Karl Schroeder: technology is legislation

rusty-doors-padlocked Canadian sf author Karl Schroeder brings our attention to an Australian judge who warns that technology has outstripped legislation’s ability to regulate it, and suggests that restrictions of use are best embodied into products themselves:

“The challenges that technology present continue to beat even the best legal minds in the world, Kirby said.

Despite this, lawmakers should attempt to implement checks and balances. Without them, corporations pose an even graver problem for humanity.

“To do nothing is to make a decision to let others go and take technology where they will. There are even more acute questions arising in biotechnology and informatics, such as the hybridization of the human species and other species. Points of no return can be reached,” he said.”

Within this legalese and obfuscation is, essentially, a defence of (and/or advocacy for) DRM-like technologies. Schroeder points out the logic flaws in his reasoning:

“… his idea implies we may have a legal system that operates not according to what’s allowed, but according to what’s possible.  If criminal use of a particular technology is simply not possible, then that’s the same as having a law against that use.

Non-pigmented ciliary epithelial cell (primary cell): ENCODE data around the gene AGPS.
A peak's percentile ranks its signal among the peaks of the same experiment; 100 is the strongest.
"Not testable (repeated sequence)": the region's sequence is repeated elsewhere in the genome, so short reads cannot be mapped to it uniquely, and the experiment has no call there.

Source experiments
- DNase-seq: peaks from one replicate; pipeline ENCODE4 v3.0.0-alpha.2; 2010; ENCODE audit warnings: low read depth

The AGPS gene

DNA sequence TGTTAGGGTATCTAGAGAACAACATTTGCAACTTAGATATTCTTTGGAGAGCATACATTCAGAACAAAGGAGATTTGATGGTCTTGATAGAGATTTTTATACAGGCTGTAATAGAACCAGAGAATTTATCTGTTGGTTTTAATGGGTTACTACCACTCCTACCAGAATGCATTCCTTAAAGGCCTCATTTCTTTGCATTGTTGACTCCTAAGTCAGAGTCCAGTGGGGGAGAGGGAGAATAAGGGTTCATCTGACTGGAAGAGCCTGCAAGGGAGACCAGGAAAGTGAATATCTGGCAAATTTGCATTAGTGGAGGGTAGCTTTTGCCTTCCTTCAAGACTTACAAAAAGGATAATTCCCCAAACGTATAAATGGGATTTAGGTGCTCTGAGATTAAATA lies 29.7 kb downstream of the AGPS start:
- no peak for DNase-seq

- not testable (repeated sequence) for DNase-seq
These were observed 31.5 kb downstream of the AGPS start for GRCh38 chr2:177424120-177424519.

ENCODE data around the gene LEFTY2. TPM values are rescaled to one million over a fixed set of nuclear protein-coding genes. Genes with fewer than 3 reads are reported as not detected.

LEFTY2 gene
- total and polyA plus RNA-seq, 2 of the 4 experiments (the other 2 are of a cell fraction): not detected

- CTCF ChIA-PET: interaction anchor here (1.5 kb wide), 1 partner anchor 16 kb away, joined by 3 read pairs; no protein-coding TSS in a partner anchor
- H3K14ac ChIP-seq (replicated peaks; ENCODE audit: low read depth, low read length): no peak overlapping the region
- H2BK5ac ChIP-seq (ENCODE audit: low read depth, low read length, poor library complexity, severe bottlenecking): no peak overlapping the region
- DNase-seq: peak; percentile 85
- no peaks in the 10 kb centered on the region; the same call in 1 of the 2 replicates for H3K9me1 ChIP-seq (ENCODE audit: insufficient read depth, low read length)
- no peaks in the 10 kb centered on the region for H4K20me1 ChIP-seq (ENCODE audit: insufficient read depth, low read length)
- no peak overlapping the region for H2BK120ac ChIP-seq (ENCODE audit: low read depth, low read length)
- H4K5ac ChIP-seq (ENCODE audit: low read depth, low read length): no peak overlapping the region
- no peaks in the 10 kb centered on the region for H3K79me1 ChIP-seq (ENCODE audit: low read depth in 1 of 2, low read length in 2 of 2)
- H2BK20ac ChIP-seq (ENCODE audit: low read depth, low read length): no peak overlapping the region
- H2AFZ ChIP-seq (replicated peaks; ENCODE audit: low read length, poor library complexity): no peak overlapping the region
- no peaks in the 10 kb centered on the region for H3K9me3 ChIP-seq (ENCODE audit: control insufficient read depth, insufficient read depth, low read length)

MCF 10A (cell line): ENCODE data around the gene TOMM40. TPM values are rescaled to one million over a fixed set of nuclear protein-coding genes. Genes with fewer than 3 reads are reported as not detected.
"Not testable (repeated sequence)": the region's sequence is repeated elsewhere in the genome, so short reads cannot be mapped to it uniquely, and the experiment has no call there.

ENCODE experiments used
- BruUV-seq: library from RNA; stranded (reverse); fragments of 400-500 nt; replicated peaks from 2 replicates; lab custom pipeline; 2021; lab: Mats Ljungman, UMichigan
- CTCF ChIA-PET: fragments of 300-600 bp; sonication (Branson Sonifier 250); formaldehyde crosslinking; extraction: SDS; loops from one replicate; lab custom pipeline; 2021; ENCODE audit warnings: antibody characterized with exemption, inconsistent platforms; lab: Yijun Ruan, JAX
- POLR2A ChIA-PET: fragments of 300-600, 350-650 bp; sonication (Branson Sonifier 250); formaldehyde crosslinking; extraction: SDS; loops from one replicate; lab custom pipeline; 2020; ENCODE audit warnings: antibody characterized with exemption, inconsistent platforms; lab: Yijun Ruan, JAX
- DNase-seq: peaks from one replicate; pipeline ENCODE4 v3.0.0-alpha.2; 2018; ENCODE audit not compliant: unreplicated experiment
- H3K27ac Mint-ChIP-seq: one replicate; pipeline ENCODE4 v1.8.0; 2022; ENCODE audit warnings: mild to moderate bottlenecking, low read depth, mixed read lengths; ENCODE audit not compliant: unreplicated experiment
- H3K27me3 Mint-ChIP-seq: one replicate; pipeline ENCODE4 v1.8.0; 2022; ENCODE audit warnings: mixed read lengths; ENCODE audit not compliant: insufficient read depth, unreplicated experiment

I think most people would prefer to live in a world where things are possible if not allowed, rather than the nightmare scenario of a world where many things simply can’t be done.

However, Kirby is wrong about one crucial thing.  Laws will not be expressed in their effective form through code; code does and will continue to effectively create law–without reference to the legal system.  Groups like the record companies and the RIAA are finding out this out now.


Technology is legislation, but it can’t be controlled on the level that Kirby is talking about.  Any attempt to do so can only result in Orwellian, and unintentionally hilarious, results (again, the entire current state of the music industry is both).”

Quite so. This will be an ongoing issue until we have people involved in the legal process who actually understand how technologies work. It’s also one of the reasons why Second Life is such a fascinating experiment – because, up until quite recently, it has been arguably the only MMO where code is not law. [Image by K?vanç]